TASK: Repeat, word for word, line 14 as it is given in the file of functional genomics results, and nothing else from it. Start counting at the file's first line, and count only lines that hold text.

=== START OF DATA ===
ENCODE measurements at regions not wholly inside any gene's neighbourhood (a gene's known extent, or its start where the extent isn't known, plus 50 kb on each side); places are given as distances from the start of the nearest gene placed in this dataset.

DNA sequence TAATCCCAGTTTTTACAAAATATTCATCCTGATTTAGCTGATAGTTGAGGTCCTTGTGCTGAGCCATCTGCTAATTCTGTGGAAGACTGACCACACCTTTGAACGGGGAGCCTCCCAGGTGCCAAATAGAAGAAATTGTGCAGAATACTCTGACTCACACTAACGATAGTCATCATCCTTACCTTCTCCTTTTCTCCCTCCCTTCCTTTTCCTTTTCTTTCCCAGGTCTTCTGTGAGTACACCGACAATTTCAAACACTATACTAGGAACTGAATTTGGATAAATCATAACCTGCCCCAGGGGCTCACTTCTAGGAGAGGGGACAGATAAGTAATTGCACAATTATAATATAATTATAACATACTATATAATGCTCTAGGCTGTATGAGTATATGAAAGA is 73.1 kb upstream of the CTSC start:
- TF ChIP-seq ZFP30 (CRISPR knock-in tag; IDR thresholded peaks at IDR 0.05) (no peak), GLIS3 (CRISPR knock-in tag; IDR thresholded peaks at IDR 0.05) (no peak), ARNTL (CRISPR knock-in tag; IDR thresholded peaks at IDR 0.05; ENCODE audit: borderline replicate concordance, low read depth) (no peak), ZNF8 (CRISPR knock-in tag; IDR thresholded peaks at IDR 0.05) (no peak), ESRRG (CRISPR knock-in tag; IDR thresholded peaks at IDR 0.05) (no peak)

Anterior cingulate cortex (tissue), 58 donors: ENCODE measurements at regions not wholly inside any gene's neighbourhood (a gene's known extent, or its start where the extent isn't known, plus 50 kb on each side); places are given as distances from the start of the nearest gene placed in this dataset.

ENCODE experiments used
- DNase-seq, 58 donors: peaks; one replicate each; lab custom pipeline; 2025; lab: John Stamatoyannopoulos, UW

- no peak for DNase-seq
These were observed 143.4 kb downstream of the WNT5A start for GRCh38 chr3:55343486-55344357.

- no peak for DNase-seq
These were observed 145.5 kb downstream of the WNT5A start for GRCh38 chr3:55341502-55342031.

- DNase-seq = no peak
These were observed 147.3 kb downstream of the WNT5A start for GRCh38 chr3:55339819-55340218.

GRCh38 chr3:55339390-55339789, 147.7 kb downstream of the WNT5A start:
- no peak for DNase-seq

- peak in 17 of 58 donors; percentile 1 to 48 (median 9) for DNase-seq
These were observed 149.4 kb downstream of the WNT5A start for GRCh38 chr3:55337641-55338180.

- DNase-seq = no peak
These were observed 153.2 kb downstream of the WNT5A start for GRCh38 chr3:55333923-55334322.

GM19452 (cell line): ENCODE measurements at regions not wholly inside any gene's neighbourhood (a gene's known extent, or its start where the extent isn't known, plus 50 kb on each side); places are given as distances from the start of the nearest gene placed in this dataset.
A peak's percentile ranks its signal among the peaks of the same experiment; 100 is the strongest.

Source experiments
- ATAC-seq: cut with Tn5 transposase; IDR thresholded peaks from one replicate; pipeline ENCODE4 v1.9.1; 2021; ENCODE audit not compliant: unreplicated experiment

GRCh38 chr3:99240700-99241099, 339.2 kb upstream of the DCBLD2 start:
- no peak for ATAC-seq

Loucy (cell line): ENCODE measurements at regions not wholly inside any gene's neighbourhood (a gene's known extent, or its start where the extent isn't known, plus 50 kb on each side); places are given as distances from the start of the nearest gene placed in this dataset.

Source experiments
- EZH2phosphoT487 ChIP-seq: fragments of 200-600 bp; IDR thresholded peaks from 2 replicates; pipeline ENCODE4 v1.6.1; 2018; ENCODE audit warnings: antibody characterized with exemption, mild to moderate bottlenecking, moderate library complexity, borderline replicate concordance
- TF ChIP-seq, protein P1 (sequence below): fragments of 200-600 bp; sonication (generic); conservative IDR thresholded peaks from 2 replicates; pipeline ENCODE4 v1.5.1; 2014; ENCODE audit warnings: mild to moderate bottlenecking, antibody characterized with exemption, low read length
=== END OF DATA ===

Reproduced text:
- no peak for DNase-seq